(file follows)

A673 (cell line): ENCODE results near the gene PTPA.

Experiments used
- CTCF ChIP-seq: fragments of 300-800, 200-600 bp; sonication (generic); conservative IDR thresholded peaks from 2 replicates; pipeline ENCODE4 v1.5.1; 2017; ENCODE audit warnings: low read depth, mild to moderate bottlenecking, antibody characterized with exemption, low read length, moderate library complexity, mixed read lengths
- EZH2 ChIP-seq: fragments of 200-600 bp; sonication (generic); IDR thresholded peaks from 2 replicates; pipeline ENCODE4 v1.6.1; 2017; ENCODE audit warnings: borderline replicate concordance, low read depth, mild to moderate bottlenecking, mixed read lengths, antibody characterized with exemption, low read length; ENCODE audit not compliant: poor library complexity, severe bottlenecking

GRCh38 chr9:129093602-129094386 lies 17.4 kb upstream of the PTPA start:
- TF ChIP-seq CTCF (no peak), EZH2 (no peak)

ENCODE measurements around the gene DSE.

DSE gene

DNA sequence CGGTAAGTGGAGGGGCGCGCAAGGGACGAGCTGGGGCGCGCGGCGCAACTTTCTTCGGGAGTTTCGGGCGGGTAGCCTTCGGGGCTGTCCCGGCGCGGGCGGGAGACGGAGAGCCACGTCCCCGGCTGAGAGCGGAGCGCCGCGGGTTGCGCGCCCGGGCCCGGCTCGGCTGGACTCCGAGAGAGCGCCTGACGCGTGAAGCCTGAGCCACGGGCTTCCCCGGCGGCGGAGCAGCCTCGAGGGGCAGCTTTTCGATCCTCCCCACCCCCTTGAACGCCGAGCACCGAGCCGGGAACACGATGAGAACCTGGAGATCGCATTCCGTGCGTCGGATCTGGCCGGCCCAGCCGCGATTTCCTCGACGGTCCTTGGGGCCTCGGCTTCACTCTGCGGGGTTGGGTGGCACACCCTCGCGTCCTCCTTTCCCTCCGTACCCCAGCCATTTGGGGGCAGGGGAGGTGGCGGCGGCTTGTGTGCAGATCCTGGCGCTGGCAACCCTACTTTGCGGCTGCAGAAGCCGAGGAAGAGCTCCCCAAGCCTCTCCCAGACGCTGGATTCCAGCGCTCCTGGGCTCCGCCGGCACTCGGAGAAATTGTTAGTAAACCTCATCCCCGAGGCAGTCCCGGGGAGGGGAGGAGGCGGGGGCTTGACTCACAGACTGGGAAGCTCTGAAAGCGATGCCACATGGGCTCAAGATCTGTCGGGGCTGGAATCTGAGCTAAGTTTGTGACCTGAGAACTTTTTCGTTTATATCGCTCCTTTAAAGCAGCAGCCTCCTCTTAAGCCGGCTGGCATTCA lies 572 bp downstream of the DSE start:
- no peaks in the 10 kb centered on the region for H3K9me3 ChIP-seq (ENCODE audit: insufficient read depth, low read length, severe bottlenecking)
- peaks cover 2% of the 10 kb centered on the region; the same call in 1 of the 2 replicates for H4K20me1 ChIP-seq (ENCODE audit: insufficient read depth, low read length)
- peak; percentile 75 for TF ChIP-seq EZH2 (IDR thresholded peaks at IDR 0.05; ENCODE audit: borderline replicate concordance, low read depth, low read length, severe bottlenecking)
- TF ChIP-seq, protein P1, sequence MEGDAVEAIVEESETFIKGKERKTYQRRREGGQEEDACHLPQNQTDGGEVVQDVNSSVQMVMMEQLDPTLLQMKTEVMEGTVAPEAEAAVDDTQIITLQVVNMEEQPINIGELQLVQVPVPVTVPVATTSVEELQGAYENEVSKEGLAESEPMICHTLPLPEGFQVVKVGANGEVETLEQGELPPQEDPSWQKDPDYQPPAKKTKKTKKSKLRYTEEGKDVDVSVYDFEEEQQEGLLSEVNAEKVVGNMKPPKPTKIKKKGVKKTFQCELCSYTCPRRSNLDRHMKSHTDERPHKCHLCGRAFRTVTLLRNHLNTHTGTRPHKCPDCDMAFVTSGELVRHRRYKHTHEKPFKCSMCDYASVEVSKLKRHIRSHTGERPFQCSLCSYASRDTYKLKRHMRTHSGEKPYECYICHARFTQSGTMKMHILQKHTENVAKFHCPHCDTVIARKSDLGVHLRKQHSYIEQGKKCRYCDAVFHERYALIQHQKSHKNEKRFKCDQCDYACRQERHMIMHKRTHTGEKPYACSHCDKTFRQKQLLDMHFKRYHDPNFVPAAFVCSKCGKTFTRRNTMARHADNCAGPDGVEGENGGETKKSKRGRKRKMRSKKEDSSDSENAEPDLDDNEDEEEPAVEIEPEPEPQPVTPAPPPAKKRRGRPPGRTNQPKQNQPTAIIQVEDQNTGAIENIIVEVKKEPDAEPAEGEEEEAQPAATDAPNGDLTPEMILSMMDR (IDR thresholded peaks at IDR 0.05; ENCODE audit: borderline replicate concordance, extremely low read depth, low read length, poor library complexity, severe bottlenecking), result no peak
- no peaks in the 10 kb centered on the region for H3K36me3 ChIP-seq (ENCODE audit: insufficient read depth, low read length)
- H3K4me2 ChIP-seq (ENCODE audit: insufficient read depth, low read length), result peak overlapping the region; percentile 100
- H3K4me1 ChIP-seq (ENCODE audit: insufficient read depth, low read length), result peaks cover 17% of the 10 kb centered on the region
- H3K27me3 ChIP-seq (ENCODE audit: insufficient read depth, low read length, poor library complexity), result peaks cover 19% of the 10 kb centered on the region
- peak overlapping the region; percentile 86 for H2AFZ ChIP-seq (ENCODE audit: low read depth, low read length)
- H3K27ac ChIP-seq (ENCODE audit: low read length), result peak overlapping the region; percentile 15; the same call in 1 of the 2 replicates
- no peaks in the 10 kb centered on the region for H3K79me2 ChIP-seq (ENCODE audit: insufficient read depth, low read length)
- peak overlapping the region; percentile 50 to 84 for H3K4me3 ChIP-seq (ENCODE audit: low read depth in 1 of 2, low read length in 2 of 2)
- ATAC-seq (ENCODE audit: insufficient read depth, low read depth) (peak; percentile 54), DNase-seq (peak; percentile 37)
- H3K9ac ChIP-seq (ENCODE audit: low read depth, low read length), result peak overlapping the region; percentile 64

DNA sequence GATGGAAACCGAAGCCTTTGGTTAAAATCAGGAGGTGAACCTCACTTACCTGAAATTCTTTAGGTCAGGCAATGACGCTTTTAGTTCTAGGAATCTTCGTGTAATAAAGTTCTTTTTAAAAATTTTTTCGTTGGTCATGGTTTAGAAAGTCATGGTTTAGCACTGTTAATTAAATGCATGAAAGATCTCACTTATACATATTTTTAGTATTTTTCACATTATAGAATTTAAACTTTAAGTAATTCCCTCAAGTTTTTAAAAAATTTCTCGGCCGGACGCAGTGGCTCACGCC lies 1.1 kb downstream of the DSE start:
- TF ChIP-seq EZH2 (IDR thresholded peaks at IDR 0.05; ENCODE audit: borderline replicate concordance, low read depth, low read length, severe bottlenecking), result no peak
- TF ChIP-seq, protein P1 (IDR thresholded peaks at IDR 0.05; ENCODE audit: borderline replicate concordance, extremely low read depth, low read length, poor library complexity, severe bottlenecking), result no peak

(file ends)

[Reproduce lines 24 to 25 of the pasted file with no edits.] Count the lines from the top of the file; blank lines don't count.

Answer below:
DNA sequence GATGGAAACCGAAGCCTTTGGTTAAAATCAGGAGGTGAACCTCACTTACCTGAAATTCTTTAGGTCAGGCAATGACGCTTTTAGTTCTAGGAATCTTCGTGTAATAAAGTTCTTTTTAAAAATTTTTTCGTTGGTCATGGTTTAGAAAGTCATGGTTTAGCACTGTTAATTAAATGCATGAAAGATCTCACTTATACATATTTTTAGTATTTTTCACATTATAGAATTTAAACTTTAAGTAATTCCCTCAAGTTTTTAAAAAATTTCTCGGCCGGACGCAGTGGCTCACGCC lies 1.1 kb downstream of the DSE start:
- TF ChIP-seq EZH2 (IDR thresholded peaks at IDR 0.05; ENCODE audit: borderline replicate concordance, low read depth, low read length, severe bottlenecking), result no peak